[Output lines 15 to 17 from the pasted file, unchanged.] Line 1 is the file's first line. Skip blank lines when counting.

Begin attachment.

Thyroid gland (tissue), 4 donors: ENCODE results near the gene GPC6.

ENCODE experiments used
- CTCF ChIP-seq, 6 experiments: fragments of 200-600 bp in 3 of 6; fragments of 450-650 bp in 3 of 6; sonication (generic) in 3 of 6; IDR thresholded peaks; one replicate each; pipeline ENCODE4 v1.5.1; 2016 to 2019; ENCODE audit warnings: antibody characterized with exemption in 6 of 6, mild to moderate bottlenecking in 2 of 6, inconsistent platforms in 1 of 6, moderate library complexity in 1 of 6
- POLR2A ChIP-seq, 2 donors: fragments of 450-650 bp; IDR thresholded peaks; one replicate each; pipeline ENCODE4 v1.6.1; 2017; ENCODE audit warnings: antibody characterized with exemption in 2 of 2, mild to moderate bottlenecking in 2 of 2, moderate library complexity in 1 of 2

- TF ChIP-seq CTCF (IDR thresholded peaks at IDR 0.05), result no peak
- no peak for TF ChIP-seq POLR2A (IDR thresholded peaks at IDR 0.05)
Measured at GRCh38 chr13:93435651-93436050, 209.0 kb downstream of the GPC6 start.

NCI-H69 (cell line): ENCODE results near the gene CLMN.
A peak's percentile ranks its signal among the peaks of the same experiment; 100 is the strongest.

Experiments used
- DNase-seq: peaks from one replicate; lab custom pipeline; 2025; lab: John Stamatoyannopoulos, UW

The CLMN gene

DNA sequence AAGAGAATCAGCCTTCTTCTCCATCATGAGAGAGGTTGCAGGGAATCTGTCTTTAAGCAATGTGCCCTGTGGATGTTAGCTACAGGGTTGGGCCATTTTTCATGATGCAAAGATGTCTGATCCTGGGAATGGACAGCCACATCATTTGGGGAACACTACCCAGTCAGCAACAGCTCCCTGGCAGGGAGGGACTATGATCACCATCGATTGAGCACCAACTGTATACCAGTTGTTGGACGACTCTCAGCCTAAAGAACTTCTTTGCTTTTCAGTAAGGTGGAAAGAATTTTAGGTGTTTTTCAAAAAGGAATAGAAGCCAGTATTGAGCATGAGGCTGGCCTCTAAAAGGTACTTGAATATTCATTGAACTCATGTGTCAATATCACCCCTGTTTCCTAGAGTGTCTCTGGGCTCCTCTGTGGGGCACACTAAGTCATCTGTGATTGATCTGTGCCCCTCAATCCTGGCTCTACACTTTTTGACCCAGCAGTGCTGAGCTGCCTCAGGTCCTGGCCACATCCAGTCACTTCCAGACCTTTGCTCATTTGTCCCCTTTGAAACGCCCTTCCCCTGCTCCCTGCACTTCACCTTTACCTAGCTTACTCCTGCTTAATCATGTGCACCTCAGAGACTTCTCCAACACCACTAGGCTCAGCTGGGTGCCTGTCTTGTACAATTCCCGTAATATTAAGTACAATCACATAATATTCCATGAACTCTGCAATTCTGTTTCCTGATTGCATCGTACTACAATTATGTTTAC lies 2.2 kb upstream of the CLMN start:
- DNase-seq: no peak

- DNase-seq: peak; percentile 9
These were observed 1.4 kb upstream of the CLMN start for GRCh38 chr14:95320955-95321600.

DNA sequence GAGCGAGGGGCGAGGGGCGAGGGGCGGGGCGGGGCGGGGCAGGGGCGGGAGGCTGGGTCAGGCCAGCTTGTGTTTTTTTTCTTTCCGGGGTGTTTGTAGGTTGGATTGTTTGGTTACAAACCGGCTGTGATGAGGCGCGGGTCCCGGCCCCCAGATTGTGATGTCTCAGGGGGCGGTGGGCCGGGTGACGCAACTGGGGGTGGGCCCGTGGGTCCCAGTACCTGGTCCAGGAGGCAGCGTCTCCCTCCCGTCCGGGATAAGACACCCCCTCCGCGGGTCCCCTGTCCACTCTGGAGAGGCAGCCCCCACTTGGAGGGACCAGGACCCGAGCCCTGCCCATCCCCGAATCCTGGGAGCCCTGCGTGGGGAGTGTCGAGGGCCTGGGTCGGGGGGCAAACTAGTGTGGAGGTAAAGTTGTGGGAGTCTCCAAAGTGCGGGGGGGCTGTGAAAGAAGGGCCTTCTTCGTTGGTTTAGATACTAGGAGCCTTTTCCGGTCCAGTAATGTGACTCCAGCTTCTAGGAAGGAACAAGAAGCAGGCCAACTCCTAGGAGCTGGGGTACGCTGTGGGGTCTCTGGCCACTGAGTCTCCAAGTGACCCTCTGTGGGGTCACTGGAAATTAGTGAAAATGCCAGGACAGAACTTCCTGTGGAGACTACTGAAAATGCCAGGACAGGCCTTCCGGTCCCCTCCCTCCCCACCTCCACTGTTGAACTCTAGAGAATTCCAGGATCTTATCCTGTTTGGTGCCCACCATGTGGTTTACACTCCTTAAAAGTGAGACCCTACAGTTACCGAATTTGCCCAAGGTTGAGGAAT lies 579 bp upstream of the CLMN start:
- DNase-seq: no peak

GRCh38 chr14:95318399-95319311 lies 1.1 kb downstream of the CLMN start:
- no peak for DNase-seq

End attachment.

- DNase-seq: peak; percentile 9
These were observed 1.4 kb upstream of the CLMN start for GRCh38 chr14:95320955-95321600.

DNA sequence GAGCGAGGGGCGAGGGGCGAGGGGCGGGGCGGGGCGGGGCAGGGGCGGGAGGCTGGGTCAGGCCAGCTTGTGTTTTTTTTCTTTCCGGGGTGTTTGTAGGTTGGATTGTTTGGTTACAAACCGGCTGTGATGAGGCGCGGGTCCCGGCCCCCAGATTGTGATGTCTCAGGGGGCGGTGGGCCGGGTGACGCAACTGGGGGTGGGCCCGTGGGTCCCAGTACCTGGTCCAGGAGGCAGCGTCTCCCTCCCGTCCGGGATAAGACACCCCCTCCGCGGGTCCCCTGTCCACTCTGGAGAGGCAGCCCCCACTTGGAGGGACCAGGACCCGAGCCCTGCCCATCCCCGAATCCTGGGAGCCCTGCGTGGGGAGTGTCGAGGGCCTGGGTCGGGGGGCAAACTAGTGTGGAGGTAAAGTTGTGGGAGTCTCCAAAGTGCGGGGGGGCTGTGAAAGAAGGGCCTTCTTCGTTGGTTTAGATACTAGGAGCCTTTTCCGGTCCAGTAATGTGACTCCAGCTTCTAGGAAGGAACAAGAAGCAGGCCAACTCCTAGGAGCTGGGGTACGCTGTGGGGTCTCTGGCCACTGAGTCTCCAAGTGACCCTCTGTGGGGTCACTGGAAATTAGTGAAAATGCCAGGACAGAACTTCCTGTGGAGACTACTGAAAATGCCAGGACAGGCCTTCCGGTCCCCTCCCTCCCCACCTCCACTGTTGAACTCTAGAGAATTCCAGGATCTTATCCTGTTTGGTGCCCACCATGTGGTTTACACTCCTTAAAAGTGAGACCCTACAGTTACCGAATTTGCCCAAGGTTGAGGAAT lies 579 bp upstream of the CLMN start: